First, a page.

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40 years later :: Blog

Jim Morrison: 40 Years Later

Thursday, June 30: 1:41 p.m.
Posted by Jim Henke
Jim Morrison, top right, pictured with the Doors

This Sunday, July 3, marks the 40th anniversary of the death of Jim Morrison. The lead singer of the Doors lived a short, tragic life. He was only 27 when he died of heart failure in Paris, France. But, musically, Morrison accomplished a tremendous amount in his six years with the Doors. As I wrote in my book The Jim Morrison Scrapbook, “From 1967 to 1970, during his spectacular zenith, Jim Morrison seemingly had it all. He was an internationally revered rock star with numerous hit records to his credit, a dynamic stage performer, an alluring sex symbol, and a published poet.”

The Rock and Roll Hall of Fame and Museum is fortunate to have an amazing collection of artifacts related to Morrison. Several years ago, his parents donated a massive collection of documents related to their son’s life. These items include the hospital bill from when his mother gave birth to him, a very detailed baby book that outlines almost everything Jim did as a little child, notes that he wrote to his parents, family photos, report cards and drawings. We also have his Cub Scout uniform and an athletic letter he earned for swimming in high school ...

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Rock and Roll and the Vietnam War: 40 Years After Kent State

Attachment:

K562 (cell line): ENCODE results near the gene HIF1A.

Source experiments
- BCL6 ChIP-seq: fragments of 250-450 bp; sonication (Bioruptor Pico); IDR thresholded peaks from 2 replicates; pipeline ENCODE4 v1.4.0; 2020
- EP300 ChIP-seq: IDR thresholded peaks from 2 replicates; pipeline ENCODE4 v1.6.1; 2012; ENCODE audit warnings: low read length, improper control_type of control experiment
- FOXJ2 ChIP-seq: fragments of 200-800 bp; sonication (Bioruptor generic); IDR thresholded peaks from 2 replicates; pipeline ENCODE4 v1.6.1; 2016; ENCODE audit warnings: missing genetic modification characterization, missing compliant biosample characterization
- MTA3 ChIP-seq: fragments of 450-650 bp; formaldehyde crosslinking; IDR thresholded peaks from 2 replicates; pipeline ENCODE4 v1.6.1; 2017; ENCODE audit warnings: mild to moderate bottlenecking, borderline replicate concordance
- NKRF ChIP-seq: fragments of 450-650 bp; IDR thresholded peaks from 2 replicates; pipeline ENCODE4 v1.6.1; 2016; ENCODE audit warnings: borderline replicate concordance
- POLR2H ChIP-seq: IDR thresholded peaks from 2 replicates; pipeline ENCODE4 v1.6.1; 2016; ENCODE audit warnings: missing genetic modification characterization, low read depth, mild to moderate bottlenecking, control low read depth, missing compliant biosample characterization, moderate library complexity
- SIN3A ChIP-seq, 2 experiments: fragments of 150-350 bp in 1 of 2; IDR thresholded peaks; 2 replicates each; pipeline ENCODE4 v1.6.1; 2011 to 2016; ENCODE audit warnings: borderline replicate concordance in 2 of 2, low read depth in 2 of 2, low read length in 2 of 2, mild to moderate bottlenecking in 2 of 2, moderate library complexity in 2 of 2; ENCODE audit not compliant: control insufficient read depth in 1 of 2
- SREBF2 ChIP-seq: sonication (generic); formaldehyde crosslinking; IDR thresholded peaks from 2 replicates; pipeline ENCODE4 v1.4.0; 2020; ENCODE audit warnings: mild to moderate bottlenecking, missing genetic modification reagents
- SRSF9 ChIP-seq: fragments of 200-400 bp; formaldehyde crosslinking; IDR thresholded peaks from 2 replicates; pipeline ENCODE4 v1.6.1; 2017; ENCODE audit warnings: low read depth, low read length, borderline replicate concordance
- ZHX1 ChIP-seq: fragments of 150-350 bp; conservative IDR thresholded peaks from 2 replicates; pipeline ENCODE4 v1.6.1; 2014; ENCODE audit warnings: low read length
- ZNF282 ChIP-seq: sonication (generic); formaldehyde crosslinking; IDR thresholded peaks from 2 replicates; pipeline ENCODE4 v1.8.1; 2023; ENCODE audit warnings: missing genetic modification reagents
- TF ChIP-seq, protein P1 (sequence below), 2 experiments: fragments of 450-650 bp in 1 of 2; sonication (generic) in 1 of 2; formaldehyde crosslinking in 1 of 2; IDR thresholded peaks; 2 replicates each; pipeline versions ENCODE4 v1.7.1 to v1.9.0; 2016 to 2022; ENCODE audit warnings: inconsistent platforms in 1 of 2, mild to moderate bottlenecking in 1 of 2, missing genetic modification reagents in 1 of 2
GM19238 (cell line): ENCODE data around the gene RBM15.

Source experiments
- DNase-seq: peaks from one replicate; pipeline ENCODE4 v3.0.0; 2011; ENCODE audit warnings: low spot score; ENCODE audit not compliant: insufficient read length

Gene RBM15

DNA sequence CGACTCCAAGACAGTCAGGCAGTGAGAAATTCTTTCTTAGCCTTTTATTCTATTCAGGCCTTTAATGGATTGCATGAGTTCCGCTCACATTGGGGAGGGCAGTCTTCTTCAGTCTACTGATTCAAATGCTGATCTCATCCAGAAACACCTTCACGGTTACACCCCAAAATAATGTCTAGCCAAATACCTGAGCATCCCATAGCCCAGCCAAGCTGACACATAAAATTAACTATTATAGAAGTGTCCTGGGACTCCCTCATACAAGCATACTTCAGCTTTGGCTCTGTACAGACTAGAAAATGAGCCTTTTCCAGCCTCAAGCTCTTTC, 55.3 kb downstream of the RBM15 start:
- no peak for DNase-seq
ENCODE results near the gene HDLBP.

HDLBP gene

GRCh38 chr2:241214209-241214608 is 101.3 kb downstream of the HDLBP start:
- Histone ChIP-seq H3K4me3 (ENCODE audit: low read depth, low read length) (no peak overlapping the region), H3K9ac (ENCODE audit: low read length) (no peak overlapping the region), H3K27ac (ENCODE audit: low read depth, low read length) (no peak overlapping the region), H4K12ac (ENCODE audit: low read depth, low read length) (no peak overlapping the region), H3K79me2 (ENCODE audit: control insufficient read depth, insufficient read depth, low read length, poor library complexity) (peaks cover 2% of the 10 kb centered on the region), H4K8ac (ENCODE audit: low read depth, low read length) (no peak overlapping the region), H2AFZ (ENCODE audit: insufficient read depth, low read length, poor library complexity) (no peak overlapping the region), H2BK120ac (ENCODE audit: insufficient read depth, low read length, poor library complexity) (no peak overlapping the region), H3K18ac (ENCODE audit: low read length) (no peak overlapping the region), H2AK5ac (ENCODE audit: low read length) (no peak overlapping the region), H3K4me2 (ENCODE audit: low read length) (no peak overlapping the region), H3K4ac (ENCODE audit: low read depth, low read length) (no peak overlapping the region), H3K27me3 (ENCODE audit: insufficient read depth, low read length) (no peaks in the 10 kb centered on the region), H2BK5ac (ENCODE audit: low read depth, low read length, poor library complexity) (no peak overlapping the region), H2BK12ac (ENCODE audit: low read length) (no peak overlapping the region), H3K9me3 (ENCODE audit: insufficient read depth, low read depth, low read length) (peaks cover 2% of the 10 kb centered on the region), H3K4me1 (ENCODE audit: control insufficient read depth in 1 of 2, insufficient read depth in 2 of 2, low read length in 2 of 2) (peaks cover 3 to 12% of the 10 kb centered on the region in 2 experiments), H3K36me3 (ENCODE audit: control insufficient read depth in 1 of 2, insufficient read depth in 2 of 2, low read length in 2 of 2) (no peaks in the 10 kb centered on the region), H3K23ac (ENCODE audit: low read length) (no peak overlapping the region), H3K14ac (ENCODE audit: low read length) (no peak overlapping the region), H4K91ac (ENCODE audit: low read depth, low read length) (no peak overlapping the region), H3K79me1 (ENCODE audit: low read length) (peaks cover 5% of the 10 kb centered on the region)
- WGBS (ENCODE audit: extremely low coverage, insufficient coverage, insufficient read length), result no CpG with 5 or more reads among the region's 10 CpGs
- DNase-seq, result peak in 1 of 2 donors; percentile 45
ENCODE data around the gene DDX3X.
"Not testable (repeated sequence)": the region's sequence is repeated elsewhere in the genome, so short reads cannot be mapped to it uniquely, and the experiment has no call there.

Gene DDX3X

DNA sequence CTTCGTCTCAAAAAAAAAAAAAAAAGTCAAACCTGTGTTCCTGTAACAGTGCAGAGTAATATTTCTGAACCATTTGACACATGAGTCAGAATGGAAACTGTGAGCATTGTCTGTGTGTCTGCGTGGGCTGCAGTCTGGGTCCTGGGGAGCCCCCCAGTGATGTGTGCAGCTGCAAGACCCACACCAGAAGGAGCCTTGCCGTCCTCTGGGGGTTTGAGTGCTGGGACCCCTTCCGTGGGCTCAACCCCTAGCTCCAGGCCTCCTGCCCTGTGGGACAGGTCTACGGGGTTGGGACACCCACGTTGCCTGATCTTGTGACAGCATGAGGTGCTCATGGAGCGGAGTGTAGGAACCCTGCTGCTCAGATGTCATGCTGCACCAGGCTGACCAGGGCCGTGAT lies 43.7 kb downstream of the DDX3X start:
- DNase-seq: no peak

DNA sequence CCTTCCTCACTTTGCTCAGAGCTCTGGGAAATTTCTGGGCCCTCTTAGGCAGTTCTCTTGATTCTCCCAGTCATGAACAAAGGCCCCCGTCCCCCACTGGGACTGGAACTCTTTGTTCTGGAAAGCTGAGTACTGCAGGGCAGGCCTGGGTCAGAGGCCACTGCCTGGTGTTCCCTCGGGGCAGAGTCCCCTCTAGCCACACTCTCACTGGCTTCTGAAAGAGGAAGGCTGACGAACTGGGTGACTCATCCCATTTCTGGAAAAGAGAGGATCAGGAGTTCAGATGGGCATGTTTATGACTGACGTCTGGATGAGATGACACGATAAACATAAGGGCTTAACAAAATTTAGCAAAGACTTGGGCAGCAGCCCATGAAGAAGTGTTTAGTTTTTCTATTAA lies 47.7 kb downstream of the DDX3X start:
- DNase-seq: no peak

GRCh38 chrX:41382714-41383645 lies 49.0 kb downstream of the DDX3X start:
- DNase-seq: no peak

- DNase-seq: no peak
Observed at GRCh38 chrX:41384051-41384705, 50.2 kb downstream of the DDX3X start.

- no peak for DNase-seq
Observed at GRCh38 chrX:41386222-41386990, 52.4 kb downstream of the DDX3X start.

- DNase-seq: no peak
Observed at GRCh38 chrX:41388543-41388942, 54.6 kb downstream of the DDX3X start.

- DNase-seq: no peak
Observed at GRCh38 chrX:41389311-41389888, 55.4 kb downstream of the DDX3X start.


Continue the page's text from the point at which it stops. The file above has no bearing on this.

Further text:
Thursday, May 6: 4:27 p.m.
Panelists from left to right: Country Joe McDonald, Dr. Lauren Onkey, Dr. Hugo Keesing, Doug Bradley

May 4, 1970 marked the 40th anniversary of the shootings at Kent State University, when four students were killed and nine wounded by the Ohio National Guard during student protests of the U.S. invasion of Cambodia. As part of the commemorations, the Rock Hall’s Education department put together a panel at KSU on rock and roll and the Vietnam war. There are, of course, rock and roll songs about the Kent State shootings—most famously, Crosby, Stills, Nash & Young’s single “Ohio”/”Find the Cost of Freedom,” recorded just weeks after May 4th. But I wanted to tell a wider story about the role that rock and roll played in our understanding of the Vietnam war, how protestors, soldiers, and civilians made sense of the war and its aftermath through the music. It was, as Samuel Freedman wrote, the first war to be “fought to a rock and roll soundtrack.”  

I spent the afternoon on the KSU campus, listening to the many speakers who came together as part of the commemoration. Speakers included Florence Schroeder, mother of slain student William Schroeder; Russ Miller, brother of slain student Jeffrey Miller; Joe Lewis, a student who was shot and wounded ...

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